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HHS Announces Over $120 Million In Funding Opportunity for Certified Community Behavioral Health Clinics Providing Mental Health and Substance Use Disorder Care Across the Country

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Note to reporters and editors: Video b-roll of a CCBHC is available for download and use in reporting, courtesy of the U.S. Department of Health and Human Services (HHS).

The U.S. Department of Health and Human Services (HHS), through Substance Abuse and Mental Health Services Administration (SAMHSA), announced two funding opportunities for Certified Community Behavioral Health Clinic (CCBHC) expansion, totaling $123.6 million. The CCBHC Planning, Development, and Implementation (CCBHC-PDI) grant aims to assist clinics to establish and implement new CCBHC programs, and the CCBHC Improvement and Advancement (CCBHC–IA) grant seeks to enhance and support existing CCBHCs that currently meet the CCBHC Certification Criteria. Today’s announcement builds on the progress the Biden-Harris Administration has made in tackling the country’s mental health crisis and beating the opioid epidemic by expanding access to mental health and substance use services – key priorities outlined in President Biden’s Unity Agenda.

CCBHCs were created to transform mental health and substance use treatment across the country and provide sustainable funding for robust community outpatient mental health treatment. CCBHCs are required to provide a range of services, including crisis services that are available 24 hours a day, 7 days a week.

“The expansion of Certified Community Behavioral Health Clinics is part of President Biden’s commitment to expand and strengthen equitable access to behavioral health services for all Americans,” said HHS Secretary Xavier Becerra. “These clinics serve anyone who requests care for mental health or substance use, regardless of their ability to pay, and connect people to the care they need.”

“CCBHCs are transforming behavioral health systems in this country, and we know that the model of care works,” said Miriam Delphin-Rittmon, Ph.D., HHS Assistant Secretary for Mental Health and Substance Use and the leader of SAMHSA. “Data show in the first six months of receiving care, CCBHCs decrease homelessness, decrease the amount of time spent in correctional facilities, decrease the time spent in emergency rooms for behavioral health issues, decrease inpatient hospitalization for mental health treatment, and decrease the use of illegal substances.”

In 2017, the first CCBHCs were funded under Medicaid, with 67 operating in eight states. Today, there are more than 500 CCBHCs, in 46 states, the District of Columbia, Guam, and Puerto Rico.

Last week, with funding made possible through the Bipartisan Safer Communities Act, HHS awarded 15 states each with $1 million, one-year CCBHC planning grants, the first time these planning grants have been available since the program began in 2015. In 2024, up to 10 of those will participate in the CCBHC Medicaid demonstration program and receive enhanced Medicaid reimbursement. The full CCBHC demonstration program provides reimbursement through Medicaid for the full cost of services that CCBHCs provide, at higher, more competitive rates than community mental health centers previously received. This sustainable funding also ensures they can provide a more comprehensive range of services rather than fragmented services driven by billing codes. The President’s FY24 budget proposes to make this demonstration model permanent, thereby expanding access to behavioral health services for all Americans and calls for historic funding to support the expansion of mental health and substance use care.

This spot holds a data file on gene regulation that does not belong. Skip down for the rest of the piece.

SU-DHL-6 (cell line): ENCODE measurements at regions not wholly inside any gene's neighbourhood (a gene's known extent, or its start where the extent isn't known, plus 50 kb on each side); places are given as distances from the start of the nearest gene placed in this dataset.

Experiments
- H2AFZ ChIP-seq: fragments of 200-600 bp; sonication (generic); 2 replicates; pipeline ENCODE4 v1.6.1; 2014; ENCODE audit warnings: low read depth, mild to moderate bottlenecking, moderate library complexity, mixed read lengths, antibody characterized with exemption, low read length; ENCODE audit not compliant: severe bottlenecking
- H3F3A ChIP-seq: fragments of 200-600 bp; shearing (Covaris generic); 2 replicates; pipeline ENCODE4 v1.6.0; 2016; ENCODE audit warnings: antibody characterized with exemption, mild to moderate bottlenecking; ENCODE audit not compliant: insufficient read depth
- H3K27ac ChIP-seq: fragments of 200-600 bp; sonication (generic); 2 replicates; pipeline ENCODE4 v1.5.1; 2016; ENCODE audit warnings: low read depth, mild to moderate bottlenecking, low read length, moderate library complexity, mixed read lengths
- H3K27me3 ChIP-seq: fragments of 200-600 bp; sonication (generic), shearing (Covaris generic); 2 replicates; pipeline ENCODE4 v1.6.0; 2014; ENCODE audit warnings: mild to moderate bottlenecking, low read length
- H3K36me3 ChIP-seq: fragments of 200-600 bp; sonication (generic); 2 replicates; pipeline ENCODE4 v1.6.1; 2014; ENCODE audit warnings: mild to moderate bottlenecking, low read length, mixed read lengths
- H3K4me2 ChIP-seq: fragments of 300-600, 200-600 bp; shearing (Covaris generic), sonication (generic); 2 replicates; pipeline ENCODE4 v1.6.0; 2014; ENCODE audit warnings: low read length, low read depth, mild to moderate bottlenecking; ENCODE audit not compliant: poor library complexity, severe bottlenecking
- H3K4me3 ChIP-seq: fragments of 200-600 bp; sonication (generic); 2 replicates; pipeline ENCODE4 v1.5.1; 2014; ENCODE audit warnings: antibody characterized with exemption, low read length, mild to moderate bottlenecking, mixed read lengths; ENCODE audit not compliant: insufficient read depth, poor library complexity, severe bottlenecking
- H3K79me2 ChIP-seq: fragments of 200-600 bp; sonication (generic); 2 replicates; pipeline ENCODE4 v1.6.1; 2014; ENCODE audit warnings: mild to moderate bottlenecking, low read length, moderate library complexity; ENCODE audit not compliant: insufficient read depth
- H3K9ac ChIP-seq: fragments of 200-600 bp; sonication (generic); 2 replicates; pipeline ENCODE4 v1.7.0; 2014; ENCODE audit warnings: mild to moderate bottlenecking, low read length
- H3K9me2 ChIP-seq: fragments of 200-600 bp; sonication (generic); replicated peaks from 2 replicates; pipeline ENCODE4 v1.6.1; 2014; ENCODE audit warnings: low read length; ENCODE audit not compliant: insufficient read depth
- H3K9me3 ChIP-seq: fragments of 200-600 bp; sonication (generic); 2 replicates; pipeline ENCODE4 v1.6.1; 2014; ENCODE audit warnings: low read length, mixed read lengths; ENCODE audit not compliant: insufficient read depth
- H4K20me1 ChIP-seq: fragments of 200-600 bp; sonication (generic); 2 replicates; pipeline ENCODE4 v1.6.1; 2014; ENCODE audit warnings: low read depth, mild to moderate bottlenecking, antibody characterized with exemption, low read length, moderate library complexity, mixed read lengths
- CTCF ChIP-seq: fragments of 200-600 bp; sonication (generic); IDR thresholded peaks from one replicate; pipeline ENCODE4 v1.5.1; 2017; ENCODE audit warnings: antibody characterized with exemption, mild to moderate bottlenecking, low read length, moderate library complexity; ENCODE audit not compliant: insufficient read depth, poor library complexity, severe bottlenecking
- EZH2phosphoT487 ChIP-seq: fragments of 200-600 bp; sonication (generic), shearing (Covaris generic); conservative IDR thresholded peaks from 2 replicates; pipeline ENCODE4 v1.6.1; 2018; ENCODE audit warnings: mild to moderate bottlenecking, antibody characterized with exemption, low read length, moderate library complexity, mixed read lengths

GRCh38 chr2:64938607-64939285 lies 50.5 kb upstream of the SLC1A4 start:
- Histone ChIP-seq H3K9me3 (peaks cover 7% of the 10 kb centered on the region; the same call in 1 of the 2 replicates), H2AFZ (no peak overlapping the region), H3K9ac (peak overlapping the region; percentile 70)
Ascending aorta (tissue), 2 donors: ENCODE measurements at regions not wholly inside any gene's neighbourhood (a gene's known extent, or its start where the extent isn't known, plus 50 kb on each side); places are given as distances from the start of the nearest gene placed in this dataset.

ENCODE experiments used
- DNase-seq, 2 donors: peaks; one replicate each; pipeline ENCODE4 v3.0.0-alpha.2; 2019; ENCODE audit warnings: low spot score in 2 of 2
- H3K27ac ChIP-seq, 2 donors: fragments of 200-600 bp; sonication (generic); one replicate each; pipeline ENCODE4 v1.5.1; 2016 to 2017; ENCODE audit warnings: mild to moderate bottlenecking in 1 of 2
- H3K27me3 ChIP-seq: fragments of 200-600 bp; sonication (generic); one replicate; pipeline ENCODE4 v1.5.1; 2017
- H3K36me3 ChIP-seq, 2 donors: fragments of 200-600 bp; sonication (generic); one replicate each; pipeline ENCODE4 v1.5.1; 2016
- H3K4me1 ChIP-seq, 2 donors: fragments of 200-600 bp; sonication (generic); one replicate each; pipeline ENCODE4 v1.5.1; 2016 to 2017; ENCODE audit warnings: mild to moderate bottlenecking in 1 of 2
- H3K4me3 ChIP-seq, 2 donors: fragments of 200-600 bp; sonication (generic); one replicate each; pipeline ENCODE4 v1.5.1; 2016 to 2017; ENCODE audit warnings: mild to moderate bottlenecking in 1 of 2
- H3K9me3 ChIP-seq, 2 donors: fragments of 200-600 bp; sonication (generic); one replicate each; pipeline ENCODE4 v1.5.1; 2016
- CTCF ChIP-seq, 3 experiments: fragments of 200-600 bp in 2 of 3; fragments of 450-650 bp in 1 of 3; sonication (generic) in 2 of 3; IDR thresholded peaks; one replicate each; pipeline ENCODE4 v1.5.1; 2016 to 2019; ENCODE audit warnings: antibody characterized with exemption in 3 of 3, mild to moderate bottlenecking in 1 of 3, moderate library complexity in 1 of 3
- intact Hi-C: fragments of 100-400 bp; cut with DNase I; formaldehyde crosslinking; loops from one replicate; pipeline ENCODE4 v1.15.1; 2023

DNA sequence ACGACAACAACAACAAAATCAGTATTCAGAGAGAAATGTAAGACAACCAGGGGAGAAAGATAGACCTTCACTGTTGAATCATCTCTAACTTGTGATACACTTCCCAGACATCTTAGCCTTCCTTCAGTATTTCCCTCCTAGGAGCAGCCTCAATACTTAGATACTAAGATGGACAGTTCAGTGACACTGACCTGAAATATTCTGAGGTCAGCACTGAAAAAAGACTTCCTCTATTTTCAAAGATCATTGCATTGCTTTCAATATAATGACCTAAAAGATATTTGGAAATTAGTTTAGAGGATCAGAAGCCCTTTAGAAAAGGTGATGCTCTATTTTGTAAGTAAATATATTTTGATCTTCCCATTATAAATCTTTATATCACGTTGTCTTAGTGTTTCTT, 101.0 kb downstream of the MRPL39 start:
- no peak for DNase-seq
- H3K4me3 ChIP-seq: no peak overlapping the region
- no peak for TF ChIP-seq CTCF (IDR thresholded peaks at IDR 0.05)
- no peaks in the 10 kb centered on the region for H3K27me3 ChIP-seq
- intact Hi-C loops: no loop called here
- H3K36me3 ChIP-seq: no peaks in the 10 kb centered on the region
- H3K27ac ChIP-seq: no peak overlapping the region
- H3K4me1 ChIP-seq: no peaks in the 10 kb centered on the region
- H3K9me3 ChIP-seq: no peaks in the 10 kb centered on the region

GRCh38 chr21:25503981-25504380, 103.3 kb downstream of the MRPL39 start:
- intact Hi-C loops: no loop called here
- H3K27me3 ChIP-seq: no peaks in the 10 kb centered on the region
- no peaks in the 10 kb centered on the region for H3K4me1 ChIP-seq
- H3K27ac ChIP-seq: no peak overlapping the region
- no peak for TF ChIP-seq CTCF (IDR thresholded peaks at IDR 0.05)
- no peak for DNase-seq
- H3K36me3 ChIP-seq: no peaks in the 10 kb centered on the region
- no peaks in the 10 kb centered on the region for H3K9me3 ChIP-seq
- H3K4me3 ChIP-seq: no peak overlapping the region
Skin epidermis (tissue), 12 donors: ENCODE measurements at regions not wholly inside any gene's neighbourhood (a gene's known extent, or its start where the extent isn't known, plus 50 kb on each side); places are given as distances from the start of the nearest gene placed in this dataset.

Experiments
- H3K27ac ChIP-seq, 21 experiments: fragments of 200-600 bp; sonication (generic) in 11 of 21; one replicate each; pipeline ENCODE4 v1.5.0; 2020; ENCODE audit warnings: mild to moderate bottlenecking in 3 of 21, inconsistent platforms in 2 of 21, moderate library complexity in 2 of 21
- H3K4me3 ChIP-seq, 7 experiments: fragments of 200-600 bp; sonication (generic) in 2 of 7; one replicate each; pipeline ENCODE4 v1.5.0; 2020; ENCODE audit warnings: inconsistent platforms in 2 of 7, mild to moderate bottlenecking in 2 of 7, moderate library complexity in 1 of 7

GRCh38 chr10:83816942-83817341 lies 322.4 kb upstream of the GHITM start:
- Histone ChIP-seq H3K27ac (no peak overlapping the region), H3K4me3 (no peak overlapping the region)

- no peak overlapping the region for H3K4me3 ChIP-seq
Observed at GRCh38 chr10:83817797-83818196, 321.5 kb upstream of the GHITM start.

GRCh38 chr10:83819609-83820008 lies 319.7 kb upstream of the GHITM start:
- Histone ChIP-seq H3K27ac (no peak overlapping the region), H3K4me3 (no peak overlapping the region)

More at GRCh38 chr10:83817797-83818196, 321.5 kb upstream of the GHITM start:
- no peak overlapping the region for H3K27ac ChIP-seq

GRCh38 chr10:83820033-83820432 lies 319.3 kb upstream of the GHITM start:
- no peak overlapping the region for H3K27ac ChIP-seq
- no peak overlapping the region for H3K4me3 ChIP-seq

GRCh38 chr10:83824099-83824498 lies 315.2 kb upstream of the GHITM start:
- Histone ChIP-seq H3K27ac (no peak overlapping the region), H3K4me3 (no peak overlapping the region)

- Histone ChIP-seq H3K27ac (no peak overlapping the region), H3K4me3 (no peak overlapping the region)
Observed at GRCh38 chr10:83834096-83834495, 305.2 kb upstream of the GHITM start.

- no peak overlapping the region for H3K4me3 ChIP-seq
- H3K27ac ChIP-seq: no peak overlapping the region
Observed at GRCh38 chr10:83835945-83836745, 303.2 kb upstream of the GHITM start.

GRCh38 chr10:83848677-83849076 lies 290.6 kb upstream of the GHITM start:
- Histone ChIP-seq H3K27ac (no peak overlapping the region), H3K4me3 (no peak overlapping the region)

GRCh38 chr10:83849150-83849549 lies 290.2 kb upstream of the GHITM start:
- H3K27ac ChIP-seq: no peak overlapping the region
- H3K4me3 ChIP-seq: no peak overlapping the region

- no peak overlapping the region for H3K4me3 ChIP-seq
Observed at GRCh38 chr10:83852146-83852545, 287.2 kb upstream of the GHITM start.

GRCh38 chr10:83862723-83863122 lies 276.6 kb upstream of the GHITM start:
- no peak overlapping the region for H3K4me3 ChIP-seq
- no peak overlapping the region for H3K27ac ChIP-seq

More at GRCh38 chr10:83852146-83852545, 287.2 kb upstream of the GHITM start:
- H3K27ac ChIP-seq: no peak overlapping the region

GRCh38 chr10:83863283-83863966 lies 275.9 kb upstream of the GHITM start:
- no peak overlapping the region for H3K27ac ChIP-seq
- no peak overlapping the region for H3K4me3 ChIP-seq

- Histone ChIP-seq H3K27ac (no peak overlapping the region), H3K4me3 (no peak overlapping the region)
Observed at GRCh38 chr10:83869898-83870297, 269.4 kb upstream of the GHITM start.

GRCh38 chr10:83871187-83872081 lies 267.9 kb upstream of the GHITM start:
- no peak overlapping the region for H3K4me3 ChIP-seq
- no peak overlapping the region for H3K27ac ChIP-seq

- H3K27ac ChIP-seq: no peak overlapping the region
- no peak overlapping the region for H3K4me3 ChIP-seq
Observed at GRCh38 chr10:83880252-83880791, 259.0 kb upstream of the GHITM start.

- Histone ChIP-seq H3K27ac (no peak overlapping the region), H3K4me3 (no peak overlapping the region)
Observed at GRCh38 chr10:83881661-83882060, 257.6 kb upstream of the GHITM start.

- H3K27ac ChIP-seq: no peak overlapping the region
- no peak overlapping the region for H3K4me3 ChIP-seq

CCBHCs are required to meet federal standards for the range of services that they provide and are required to connect people with care quickly. CCBHCs must see people in crisis immediately and provide routine outpatient care within 10 business days after an initial contact to prevent people from languishing on waiting lists. CCBHCs must also ensure access to a comprehensive range of services, providing care coordination when needed and incorporating evidence-based practices and other supports based on a community needs assessment. Equally important, CCBHCs are required to serve anyone who requests care for mental health or substance use conditions, regardless of their ability to pay, place of residence, or age, including developmentally appropriate care for children and youth.

Anyone seeking treatment for mental health or substance use issues should call SAMHSA’s National Helpline at 800-662-HELP (4357) or visit findtreatment.gov.

If you or someone you know is struggling or in crisis, help is available. Call or text 988 or chat 988lifeline.org.

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Reporters with questions should send inquiries to media@samhsa.hhs.gov.


The Substance Abuse and Mental Health Services Administration (SAMHSA) is the agency within the U.S. Department of Health and Human Services (HHS) that leads public health efforts to advance the behavioral health of the nation. SAMHSA’s mission is to lead public health and service delivery efforts that promote mental health, prevent substance misuse, and provide treatments and supports to foster recovery while ensuring equitable access and better outcomes.

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